Kirk identified six elements that make the conservative mind: belief in a transcendent order that "rules society as well as conscience"; attachment to "the proliferating variety and mystery of human existence" as against the routinizing and leveling forces of modern society; the assumption that "civilized society requires orders and classes"; the conviction that "freedom and property are closely linked"; faith in custom and convention and consequently a "distrust of the 'sophisters, calculators, and economists' who would reconstruct society upon abstract designs"; and a wariness of innovation coupled with a recognition that "prudent innovation is the means of social preservation." The leading role in this mix that Kirk attaches to religion marks him as a social conservative; his insistence that religion provides the indispensable ground for individual liberty marks him as a modern conservative.
Famously, at least in libertarian circles, Hayek, an Austrian-born economist who became a British citizen and then immigrated to the U.S. in 1950, wrote a postscript to "The Constitution of Liberty" (1960), explaining why he was not a conservative. For him, "true conservatism"--which he confused with European reaction--was characterized by "opposition to drastic change" and a complacent embrace of established authority. Because his overriding goal was to preserve liberty, Hayek considered himself a liberal, but he recognized that in the face of the challenges presented mid-century by socialism, he would often find himself in alliance with conservatives. As a staunch member of the party of liberty, Hayek was keen to identify the political arrangements that would allow for "free growth" and "spontaneous change," which, he argued, brought economic prosperity and created the conditions for individual development. This meant preserving the tradition of classical liberalism, and defending limited, constitutional government against encroachments by the welfare state and paternalistic legislation.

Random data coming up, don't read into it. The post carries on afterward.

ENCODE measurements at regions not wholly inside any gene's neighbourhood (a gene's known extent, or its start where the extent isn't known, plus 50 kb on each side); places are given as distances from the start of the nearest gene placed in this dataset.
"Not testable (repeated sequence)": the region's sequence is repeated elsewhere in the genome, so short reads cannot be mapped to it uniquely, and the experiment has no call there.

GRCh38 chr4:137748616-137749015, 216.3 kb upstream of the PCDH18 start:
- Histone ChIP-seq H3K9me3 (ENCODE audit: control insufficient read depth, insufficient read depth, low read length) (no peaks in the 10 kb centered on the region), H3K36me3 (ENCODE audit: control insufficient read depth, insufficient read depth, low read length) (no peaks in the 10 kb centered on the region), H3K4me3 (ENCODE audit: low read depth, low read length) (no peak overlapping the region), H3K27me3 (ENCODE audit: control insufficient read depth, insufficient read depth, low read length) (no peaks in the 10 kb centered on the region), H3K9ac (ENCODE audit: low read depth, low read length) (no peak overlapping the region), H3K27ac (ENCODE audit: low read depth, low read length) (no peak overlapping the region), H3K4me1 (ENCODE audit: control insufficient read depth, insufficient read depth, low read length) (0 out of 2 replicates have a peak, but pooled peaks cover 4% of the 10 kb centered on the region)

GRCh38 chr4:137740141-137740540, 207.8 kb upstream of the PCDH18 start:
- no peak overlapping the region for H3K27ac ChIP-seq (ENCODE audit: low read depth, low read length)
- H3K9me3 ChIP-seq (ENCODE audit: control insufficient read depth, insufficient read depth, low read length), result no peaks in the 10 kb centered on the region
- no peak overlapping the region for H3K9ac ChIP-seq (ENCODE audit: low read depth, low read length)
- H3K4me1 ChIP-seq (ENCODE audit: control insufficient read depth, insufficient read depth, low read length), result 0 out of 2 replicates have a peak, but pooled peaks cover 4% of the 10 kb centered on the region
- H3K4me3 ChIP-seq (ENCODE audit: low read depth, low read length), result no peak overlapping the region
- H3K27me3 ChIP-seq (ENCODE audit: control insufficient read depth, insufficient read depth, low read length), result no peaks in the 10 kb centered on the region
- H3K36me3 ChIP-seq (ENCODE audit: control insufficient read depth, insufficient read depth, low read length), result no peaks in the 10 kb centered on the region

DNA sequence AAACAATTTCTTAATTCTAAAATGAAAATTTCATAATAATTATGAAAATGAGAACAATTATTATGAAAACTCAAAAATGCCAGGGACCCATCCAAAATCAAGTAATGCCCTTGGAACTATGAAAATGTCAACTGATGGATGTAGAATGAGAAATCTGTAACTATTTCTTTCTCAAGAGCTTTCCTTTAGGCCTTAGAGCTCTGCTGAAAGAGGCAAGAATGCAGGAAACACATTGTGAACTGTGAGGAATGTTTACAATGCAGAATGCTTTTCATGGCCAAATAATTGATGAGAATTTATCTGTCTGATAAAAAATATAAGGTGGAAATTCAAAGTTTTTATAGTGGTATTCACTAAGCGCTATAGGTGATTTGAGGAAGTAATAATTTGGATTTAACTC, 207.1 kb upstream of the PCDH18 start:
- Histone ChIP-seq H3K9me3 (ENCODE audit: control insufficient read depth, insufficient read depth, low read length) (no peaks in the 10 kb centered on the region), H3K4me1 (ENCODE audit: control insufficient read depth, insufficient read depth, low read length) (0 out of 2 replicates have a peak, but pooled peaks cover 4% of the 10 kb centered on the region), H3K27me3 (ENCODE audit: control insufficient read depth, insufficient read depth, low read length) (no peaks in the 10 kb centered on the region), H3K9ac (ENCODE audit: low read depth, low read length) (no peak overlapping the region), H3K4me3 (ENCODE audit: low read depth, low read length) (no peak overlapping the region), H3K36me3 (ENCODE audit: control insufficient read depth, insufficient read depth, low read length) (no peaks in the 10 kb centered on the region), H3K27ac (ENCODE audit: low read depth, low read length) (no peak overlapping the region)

For Strauss, what was most urgently in need in preservation was an idea, the idea of natural right. Like Kirk, Strauss believed that modern doctrines of natural right derived support from biblical faith. Like Hayek, Strauss taught that limited, constitutional government was indispensable to our freedom. But Strauss also saw that modern doctrines of natural right contained debilitating tendencies, which, increasingly, provided support for stupefying and intolerant dogmas. To arrest the decay, he turned to the classical natural right teachings of Plato and Aristotle, who were neither liberals nor democrats, but whose reflections on knowledge, politics and virtue, Strauss concluded, provided liberal democracy sturdier foundations.
There can not be a conservative soul today in the way one can speak of a liberal soul or spirit. Whereas the latter revolves around the paramount good of freedom, modern conservatives, while loving liberty, differ over its position in the hierarchy of goods most in need of preservation, and indeed differ over the paramount good. Yet the writings of Kirk, Hayek and Strauss do form a family. All developed their ideas with a view to the 20th century totalitarian temptations of fascism and communism. All agreed that liberal democracy constituted the last best hope of modern man. And all showed that defending liberty involves a delicate balancing act.
Conservatives, facing uncertainty about George W. Bush's legacy, and the reality of their own errors and excesses, have good reason just now to read and ponder Kirk, Hayek and Strauss. Progressives, too prone these days to perceive difficult moral and political questions as one-sided and too keen to characterize their allies at home in the defense of liberty as enemies, have good reason to do so themselves.
Mr. Berkowitz is a senior fellow at Stanford University's Hoover Institution.